Primary Tissues of Roots 1. protoderm - outermost primary meristem which gives rise to the epidermis. 2. procambium - gives rise to the central vascular cylinder (stele). In cross-section, the xylem of dicots forms a cross, whereas the xylem of monocots occurs in a ring. Phloem will alternate between and outside the xylem. 3. ground meristem - gives rise to the ground tissue which fills the cortex. endodermis - one-cell thick cylinder that forms the boundary between the cortex and the stele. pericycle - layer of meristematic cells just inside the endodermis which gives rise to lateral roots. * From the interior of a root to the exterior you would find the following structures: stele (xylem and phloem) - pericycle - endodermis - cortex - epidermis
3. Shoot (stem structure) Shoot System - consists of vegetative shoots containing the stem and leaves and floral shoots that bear flowers * A stem consists of nodes where leaves are attached and internodes. A stem also contains axillary buds which is an embryonic side shoot, and terminal buds at the tip of the shoot which will form leaves and/or flowers. The terminal bud usually exerts apical dominance (suppresses growth) on the lateral buds.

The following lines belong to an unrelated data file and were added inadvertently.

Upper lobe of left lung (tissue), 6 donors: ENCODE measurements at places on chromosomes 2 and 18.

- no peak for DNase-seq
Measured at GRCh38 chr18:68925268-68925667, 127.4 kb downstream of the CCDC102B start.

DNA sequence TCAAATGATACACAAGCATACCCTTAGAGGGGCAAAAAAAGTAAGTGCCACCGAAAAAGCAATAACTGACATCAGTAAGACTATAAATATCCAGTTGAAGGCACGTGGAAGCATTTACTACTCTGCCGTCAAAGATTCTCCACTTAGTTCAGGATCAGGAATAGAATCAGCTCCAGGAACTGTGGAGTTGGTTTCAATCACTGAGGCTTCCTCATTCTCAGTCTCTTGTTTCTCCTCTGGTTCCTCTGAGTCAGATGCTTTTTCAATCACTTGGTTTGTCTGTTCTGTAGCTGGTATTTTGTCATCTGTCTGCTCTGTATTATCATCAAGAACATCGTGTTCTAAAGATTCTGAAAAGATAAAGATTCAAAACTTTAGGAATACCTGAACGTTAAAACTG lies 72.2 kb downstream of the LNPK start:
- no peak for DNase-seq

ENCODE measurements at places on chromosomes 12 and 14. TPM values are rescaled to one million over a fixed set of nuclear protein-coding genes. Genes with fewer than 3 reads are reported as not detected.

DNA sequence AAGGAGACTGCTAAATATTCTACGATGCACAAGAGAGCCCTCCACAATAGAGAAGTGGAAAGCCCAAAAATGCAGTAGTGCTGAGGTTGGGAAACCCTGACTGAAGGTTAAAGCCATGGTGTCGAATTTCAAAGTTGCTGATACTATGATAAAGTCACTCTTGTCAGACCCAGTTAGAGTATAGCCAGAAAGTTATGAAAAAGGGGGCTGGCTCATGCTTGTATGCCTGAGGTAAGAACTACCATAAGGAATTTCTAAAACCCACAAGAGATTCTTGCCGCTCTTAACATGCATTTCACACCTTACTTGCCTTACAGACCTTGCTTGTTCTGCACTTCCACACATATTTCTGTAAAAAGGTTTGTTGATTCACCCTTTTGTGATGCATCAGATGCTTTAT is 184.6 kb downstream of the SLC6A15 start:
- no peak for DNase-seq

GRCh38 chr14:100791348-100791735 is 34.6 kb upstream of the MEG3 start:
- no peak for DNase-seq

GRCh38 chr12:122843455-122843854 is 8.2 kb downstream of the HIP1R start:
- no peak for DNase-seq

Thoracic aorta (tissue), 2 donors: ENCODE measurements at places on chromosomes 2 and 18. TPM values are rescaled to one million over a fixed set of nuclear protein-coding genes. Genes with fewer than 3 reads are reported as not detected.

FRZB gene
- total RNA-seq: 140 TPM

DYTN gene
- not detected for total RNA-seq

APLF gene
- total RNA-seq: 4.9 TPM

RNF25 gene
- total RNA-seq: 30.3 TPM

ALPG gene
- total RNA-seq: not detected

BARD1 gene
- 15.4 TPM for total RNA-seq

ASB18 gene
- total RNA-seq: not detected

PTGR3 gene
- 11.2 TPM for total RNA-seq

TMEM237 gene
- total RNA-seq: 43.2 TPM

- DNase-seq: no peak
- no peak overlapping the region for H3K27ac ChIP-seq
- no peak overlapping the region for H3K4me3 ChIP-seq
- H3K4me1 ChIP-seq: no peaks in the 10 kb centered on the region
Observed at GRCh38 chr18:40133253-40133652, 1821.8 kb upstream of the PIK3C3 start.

Modified stems * Modified stems with various functions include: the stolons or runners of the strawberry, rhizomes (underground stems) found in irises, tubers illustrated by the white potato, and bulbs of tulips or onions.
Modified stems - examples
4. Leaf structure * A leaf is the major photosynthetic organ of most plants consisting of a blade attached to the stem by a petiole. Leaf morphology varies considerably: * Modified leaves with various functions include tendrils of plants such as beans or grape, the spines of cacti, succulent leaves for water storage, and leaves adapted to attract pollinators such as those in poinsettia.
Leaf structure, contd. * Leaves have an upper and lower epidermis which protects. Most leaves have a waxy cuticle that prevents excess water loss. Further control of water movement from the plant (transpiration) occurs through the stomata which are flanked by guard cells. The ground tissue of the leaf consists of an upper layer of palisade mesophyll cells and a lower layer of spongy mesophyll cells both of which have numerous chloroplasts and function in photosynthesis. The "spongy" mesophyll also allows the circulation of oxygen, carbon dioxide, and water vapor. The veins of a leaf are actually the vascular bundles consisting of xylem and phloem.
Leaf structure, contd. * Modified leaves with various functions include tendrils of plants such as beans or grape, the spines of cacti, succulent leaves for water storage, and leaves adapted to attract pollinators such as those in poinsettia.